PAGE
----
4. The “Missile Gap” • As 1960 Democratic nominee JFK charged Richard Nixon, the Republican nominee, with allowing a “missile gap” in the Soviets’ favor—it turned out to be in U.S. favor [Source: Campaign of 1960] • Oct. 14, 1962: U-2 plane filmed medium-range missiles (1,000 miles) on Cuban launching pads; a few days later it filmed intermediate missiles (2,000) under construction. • Khrushchev’s motives: to prevent U.S. invasion of Cuba; to surround U.S. with nuclear weapons (just as U.S. had done to S.U.); and to give Castro nuclear protection against U.S. • EXCOM: special committee of top administration officials met around the clock to advise JFK: Joint Chiefs of Staff, General Maxwell Taylor and Dean Acheson argued for an air strike; Undersecretary of State George Ball slowly won support for blockade; Secretary of Defense Robert McNamara and Special Counsel Theodore Sorensen doubted that missiles “significantly alter[ed] the balance of power.” • Oct. 22, 1962: JFK’s televised speech announcing the naval “quarantine” of Cuba, demanding the removal of the missiles, threatening a retaliatory strike against the Soviet Union, and appealing to remove missiles under UN supervision [Source: JFK's Radio and TV Address] • U.S. and Soviet nuclear forces went on full alert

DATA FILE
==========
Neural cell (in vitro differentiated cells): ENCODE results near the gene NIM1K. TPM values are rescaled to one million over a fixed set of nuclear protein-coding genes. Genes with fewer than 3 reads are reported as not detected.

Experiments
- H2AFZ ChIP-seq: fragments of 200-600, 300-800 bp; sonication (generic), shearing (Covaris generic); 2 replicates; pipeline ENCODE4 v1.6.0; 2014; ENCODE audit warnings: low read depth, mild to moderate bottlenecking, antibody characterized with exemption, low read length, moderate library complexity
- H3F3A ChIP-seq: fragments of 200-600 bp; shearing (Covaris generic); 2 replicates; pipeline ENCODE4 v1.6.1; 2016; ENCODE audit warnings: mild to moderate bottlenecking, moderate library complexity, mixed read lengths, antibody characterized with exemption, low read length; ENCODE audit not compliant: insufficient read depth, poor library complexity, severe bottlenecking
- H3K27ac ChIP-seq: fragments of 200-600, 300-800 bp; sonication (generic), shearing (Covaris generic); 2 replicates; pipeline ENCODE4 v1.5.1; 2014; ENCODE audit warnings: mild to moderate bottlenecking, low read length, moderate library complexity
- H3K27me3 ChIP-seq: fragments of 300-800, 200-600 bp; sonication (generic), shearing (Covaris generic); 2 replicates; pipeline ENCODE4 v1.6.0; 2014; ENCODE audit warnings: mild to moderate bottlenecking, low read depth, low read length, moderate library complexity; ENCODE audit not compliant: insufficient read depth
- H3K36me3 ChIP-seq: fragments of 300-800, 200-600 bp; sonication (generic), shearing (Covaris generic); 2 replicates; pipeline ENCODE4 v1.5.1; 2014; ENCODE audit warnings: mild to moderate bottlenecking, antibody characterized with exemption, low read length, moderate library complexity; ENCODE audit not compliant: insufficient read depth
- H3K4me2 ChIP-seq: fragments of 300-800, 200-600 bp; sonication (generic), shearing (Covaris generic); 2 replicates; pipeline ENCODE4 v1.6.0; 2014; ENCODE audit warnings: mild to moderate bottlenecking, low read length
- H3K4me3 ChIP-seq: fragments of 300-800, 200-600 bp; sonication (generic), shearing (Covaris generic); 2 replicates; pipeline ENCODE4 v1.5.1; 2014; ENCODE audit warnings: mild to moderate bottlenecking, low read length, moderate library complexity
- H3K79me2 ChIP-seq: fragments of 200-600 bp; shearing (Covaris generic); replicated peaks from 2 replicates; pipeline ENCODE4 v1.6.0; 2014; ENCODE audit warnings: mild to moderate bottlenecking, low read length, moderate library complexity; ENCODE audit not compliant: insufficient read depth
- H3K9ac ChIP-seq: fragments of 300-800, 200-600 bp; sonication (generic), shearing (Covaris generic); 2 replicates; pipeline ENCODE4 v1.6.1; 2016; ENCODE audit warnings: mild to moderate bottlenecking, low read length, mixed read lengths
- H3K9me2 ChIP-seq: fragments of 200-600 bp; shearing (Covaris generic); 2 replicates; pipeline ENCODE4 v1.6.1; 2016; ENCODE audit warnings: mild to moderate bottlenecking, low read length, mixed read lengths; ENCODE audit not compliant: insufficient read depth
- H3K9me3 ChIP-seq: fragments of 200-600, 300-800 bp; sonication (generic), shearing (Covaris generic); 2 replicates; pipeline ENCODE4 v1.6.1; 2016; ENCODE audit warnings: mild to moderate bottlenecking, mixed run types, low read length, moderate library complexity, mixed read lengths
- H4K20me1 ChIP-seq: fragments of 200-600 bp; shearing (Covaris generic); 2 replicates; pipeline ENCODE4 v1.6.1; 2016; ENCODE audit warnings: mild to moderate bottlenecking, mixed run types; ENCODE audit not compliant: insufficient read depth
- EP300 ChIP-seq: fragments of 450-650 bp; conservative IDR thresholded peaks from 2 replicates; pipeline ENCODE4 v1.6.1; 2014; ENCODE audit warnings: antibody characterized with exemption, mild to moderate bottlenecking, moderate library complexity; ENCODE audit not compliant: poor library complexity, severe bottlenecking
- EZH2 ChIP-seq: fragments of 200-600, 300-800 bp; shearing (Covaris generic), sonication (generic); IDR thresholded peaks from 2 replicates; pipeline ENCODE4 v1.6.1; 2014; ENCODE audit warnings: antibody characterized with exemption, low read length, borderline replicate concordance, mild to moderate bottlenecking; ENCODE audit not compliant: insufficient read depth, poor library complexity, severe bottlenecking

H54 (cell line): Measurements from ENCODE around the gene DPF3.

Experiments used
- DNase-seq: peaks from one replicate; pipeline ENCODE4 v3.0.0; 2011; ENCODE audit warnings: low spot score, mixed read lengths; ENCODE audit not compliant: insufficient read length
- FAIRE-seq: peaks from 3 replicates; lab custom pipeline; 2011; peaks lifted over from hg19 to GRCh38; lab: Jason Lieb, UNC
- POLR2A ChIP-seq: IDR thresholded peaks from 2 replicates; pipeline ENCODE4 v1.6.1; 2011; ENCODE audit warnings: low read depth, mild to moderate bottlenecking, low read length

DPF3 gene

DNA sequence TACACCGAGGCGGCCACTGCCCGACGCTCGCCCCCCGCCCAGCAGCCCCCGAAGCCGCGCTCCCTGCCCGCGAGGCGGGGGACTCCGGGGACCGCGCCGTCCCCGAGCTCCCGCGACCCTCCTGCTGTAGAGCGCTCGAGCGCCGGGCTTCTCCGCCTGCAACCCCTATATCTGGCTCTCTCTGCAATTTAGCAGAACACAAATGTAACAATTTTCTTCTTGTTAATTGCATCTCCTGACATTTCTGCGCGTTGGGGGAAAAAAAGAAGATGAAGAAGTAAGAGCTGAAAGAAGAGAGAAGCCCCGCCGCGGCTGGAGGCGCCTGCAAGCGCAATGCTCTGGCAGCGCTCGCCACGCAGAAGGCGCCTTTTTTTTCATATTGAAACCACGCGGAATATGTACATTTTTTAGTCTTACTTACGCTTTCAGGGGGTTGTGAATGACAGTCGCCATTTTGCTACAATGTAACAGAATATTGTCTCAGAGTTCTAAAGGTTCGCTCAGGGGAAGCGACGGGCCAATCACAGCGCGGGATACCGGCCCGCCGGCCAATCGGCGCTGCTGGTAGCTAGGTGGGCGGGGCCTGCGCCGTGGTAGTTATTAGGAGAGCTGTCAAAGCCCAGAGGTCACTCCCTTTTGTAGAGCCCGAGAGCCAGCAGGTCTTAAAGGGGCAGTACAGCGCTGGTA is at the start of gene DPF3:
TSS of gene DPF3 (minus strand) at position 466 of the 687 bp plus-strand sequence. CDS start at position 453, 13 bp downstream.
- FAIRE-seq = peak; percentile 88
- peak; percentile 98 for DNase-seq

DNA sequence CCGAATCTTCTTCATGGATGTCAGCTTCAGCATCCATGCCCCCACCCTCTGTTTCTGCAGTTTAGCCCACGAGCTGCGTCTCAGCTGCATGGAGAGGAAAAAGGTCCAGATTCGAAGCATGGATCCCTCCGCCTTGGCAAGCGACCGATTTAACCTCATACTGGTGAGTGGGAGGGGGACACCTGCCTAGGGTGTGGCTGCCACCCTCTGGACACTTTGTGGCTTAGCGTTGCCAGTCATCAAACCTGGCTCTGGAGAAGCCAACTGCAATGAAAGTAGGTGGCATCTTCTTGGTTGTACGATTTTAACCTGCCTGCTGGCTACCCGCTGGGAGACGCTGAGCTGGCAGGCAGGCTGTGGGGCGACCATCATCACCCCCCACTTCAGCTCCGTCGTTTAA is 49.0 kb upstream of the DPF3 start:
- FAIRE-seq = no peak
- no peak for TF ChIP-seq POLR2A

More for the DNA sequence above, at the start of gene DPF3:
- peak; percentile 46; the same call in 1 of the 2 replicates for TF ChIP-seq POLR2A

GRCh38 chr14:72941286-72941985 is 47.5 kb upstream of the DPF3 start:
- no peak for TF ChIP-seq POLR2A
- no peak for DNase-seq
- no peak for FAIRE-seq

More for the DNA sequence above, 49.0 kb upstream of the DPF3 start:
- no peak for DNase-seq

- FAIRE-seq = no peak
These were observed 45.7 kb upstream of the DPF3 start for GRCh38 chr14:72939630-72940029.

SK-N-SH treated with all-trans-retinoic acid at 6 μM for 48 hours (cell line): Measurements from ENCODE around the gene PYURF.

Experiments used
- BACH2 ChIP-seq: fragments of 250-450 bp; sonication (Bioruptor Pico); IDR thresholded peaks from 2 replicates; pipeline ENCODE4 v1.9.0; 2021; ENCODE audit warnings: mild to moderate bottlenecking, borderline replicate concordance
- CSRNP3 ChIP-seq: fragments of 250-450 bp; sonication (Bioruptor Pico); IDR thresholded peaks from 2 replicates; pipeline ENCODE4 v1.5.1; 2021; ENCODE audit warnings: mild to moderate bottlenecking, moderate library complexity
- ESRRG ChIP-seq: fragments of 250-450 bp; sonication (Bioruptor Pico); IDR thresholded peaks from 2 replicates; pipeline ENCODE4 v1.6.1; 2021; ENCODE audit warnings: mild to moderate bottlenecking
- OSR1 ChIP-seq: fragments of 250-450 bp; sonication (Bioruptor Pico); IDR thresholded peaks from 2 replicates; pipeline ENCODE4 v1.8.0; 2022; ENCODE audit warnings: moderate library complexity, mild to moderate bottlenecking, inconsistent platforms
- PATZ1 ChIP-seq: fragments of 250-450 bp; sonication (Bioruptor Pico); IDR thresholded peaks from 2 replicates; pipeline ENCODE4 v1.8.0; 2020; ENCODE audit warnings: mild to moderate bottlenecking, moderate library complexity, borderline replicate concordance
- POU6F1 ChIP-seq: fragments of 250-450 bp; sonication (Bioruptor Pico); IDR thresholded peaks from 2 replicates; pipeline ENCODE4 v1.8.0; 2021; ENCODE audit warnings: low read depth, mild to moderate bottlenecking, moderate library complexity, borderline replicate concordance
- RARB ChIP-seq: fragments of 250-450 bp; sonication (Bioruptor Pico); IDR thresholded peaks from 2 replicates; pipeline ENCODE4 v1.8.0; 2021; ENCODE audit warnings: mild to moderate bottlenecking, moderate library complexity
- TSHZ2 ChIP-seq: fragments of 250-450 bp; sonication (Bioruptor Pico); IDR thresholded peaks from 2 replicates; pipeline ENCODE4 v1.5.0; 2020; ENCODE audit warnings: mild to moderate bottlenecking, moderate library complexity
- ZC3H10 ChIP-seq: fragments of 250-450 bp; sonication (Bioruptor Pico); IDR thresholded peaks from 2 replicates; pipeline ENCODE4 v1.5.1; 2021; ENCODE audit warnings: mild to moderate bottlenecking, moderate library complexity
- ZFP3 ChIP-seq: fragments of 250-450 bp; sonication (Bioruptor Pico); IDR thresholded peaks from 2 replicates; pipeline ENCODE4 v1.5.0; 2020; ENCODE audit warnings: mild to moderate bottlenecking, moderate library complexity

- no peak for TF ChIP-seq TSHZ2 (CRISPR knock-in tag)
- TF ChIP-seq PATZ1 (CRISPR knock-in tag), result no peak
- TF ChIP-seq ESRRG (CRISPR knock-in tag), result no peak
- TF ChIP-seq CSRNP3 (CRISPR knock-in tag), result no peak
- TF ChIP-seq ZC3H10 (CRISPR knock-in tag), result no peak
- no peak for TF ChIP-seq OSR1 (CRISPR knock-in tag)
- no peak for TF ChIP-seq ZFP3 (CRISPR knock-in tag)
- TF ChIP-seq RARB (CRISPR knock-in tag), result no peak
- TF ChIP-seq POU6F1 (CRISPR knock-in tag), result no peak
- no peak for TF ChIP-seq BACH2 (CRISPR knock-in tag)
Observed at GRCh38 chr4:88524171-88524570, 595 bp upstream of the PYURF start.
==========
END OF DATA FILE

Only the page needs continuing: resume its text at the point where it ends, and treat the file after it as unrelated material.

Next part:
5. Whose 13 Days? • October 25, 1962: Russian ships did not challenge blockade • October 26, 1962: Khrushchev offered removal of the missiles in return for a U.S. pledge not to invade Cuba • October 27, 1962: Khrushchev demanded the dismantling of American short-range Jupiter missiles in Turkey; Soviet officer in Cuba shot down a U-2 plane; EXCOM began to plan for a military strike • In public, JFK accepted Khrushchev’s first offer (from Oct. 26) and in private, he consented to his second demand (to withdraw U.S. missiles in Turkey) [Source: RFK-Dobrynin Meeting] • October 28, 1962: Khrushchev accepted JFK’s offer; he knew U.S. was prepared to strike on October 30; but Castro refused to allow UN inspectors and refused to return Soviet long-range bombers • November 20, 1962: highest alert for U.S. forces ended as Castro returned the bombers